Graham Weir is an alcoholic schoolteacher whose criminal record for refusing to fight during the Second World War has prevented him from progressing further in his teaching career. He is ... See full summary »
Jane, a young French woman, pregnant and unmarried, takes a room in a seedy London boarding house, which is inhabited by an assortment of misfits. She considers getting an abortion, but is unhappy with this solution. She falls into a relationship with Toby, a struggling young writer who lives on the first floor. Eventually she comes to like her odd room, and makes friends with all the strange people in the house. But she still faces two problems: what to do with her baby, and what to do with Toby. Written by
John Oswalt <email@example.com>
The first floor light goes out by itself (as it does often due to the faulty switch) twice as Janes goes from Toby's room up to hers looking for him. See more »
Oh, you English are so funny about smells. You hate garlic, you're frightened of perfume unless it's very cheap and very nasty, but you *love* the smell of fish and chips. First time I went out for a walk with an Englishman, he took us two miles out of our way so I could smell a fish and chips shop.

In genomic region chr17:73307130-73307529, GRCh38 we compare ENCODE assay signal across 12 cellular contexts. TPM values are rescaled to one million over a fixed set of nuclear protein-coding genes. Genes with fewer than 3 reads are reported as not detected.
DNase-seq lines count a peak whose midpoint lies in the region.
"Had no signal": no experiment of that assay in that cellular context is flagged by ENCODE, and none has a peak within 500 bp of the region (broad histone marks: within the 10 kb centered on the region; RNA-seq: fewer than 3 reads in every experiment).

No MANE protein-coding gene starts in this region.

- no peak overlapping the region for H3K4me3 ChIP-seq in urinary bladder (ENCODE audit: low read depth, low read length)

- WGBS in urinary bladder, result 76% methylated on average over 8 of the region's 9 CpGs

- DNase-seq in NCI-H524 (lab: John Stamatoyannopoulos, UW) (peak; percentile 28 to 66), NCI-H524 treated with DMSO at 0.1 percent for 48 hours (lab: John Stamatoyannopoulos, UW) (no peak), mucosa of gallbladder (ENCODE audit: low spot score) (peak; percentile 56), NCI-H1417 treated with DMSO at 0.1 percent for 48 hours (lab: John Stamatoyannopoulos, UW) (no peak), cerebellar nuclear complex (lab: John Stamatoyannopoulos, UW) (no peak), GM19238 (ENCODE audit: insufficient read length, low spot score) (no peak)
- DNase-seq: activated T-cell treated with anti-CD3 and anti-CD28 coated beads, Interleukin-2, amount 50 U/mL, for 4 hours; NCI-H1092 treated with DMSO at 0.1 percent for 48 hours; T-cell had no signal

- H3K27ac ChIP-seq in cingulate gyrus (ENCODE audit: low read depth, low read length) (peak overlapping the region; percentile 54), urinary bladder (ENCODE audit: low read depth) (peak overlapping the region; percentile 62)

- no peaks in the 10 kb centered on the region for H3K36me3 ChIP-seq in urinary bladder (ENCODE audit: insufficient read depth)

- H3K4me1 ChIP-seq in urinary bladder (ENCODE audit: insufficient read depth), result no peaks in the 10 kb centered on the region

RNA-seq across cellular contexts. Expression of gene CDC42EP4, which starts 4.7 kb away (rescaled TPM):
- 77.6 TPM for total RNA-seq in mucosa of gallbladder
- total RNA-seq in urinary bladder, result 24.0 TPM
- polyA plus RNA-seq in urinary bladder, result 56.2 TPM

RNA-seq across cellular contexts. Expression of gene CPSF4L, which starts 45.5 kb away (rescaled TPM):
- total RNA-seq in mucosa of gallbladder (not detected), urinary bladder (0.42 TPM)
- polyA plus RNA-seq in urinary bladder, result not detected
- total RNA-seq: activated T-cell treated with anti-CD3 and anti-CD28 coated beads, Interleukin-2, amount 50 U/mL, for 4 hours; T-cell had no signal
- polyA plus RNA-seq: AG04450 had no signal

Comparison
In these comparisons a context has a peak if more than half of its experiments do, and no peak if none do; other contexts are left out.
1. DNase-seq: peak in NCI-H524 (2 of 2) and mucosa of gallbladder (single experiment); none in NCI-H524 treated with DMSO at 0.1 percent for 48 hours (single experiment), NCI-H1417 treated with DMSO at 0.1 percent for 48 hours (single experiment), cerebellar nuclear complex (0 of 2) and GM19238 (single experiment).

Oh, well, you see it's a very powerful aphrodisiac for an Englishman. Before the war, most children were conceived on Friday nights.
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It's a shame this film has been all but forgotten. It's an excellent drama and character study, and features a career best performance from Leslie Caron, as an unwed pregnant French woman at a London boarding house. Though they all want her to get an abortion for various reasons, she refuses, and this forces them all to emerge from their shells and become a framework of friendship and love. The ending is sad, and just about perfect. The fact that time has neglected it is a true shame.
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